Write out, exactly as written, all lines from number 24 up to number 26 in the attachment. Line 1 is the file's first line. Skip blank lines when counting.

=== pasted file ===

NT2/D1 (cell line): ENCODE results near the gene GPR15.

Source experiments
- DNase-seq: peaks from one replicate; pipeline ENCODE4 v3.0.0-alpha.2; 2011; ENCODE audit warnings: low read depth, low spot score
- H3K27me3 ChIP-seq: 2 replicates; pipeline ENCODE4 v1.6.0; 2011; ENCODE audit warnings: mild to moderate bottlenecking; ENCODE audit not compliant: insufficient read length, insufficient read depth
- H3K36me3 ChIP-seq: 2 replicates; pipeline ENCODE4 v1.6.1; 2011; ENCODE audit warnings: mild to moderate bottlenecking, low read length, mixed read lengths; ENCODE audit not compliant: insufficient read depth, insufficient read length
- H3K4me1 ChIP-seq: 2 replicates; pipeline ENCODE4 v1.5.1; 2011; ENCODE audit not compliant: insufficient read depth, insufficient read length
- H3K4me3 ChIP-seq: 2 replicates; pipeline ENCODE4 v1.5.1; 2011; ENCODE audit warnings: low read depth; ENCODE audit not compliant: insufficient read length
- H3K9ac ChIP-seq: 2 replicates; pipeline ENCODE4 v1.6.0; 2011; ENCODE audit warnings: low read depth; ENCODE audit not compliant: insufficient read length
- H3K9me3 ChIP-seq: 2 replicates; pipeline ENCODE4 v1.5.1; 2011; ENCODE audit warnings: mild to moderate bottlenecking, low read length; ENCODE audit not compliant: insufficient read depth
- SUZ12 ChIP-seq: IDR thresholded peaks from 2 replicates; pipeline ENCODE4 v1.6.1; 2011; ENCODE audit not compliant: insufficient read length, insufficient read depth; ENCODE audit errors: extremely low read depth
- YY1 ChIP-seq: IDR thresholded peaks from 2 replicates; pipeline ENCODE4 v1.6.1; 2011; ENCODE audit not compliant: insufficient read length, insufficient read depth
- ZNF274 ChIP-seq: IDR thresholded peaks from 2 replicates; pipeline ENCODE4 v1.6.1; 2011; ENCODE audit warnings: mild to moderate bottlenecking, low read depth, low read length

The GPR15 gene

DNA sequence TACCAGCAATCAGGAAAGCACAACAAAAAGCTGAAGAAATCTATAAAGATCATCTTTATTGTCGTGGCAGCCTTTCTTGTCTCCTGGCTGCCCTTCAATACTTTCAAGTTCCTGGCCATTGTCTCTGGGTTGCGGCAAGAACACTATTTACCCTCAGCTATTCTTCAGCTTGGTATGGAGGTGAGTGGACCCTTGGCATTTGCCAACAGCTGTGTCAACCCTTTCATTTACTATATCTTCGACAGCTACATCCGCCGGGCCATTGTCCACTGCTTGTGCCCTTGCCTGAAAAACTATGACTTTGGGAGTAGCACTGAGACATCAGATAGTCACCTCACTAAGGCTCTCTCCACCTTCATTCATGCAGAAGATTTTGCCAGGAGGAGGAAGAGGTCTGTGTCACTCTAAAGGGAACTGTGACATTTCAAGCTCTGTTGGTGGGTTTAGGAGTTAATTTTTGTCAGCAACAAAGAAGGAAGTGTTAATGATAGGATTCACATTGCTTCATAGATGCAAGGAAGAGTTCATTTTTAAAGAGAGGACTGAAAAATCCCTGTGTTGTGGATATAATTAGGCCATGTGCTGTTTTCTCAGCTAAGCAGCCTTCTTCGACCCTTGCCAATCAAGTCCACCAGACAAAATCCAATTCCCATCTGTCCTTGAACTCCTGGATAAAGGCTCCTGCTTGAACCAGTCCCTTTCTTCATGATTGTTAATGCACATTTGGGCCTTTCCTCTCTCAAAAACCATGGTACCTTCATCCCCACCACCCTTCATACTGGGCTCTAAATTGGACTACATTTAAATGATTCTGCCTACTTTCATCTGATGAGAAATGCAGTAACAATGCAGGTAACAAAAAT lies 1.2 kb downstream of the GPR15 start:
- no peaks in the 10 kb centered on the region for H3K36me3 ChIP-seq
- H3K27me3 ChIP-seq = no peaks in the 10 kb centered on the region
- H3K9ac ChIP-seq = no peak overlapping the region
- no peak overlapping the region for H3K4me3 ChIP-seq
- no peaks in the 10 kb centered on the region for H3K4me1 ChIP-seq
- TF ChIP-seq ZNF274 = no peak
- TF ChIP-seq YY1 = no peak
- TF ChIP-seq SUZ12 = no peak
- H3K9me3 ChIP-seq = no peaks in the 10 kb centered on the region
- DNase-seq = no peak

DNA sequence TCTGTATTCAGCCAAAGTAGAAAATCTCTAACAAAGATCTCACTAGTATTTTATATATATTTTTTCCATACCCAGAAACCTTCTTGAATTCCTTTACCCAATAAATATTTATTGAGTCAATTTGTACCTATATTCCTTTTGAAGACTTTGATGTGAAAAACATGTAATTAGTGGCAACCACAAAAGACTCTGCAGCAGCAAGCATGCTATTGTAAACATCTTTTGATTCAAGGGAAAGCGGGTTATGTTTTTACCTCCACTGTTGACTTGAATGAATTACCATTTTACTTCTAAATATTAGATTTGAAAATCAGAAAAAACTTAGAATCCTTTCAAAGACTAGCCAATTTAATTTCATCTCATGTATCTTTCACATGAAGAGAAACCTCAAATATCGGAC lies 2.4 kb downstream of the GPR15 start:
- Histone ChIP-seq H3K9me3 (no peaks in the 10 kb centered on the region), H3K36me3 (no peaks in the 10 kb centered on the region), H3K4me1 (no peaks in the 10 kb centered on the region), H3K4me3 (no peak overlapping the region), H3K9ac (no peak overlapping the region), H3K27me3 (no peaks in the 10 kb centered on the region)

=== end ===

- DNase-seq = no peak

DNA sequence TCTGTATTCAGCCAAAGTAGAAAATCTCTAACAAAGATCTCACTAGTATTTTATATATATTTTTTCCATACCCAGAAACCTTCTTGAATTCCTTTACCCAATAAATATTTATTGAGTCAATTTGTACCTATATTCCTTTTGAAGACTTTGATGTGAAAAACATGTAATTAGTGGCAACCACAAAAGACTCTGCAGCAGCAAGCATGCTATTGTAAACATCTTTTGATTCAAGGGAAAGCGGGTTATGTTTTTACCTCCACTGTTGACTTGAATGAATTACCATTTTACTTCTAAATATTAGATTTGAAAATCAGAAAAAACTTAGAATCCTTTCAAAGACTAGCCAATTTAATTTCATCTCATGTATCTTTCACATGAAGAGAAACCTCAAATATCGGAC lies 2.4 kb downstream of the GPR15 start:
- Histone ChIP-seq H3K9me3 (no peaks in the 10 kb centered on the region), H3K36me3 (no peaks in the 10 kb centered on the region), H3K4me1 (no peaks in the 10 kb centered on the region), H3K4me3 (no peak overlapping the region), H3K9ac (no peak overlapping the region), H3K27me3 (no peaks in the 10 kb centered on the region)